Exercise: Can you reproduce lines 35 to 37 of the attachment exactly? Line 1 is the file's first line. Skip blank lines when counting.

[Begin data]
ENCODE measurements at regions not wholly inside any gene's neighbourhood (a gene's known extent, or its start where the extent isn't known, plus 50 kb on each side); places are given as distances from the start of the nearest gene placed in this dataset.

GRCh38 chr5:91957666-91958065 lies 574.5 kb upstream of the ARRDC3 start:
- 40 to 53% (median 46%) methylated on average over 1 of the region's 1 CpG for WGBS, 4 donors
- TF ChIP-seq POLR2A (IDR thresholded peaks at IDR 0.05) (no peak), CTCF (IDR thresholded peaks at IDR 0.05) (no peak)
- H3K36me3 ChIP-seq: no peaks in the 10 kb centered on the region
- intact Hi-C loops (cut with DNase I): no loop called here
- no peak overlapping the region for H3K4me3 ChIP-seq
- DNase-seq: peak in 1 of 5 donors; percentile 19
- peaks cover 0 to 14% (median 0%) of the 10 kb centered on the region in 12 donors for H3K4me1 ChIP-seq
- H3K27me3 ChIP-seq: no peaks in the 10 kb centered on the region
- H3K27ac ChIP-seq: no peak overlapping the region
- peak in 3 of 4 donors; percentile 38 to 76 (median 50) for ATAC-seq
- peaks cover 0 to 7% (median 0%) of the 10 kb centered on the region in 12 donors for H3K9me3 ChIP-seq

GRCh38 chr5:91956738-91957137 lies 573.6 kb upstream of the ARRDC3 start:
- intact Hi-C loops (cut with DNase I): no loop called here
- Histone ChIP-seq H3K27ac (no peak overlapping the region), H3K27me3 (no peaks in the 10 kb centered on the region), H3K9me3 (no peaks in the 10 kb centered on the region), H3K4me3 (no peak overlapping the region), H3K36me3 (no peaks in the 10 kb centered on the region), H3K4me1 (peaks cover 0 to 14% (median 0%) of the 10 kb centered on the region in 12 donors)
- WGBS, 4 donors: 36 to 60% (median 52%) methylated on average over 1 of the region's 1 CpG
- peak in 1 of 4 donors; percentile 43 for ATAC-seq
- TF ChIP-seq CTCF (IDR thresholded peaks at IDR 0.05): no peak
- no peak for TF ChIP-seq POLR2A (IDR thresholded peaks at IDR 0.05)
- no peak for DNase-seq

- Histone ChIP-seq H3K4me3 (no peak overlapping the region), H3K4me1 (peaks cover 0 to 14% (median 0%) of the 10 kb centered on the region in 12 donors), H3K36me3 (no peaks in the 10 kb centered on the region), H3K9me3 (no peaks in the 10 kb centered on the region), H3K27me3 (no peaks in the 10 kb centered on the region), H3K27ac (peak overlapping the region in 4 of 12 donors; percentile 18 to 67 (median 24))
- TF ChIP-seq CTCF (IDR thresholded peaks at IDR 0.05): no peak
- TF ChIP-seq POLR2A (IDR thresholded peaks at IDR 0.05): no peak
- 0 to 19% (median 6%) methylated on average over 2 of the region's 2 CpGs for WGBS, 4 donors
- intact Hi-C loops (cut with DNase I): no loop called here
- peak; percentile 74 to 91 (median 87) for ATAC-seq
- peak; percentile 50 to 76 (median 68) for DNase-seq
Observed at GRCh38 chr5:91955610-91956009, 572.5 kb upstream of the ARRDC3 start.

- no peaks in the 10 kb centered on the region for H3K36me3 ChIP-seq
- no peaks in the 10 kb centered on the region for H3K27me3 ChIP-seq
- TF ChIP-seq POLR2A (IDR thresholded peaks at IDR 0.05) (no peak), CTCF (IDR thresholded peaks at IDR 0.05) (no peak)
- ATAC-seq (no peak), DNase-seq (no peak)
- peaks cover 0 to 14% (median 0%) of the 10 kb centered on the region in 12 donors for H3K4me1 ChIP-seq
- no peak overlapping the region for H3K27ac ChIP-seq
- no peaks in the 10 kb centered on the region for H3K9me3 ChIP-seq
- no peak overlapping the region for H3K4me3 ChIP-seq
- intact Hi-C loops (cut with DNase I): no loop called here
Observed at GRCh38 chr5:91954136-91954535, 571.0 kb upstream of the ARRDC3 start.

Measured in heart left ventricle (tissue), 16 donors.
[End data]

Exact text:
- no peak overlapping the region for H3K27ac ChIP-seq
- no peaks in the 10 kb centered on the region for H3K9me3 ChIP-seq
- no peak overlapping the region for H3K4me3 ChIP-seq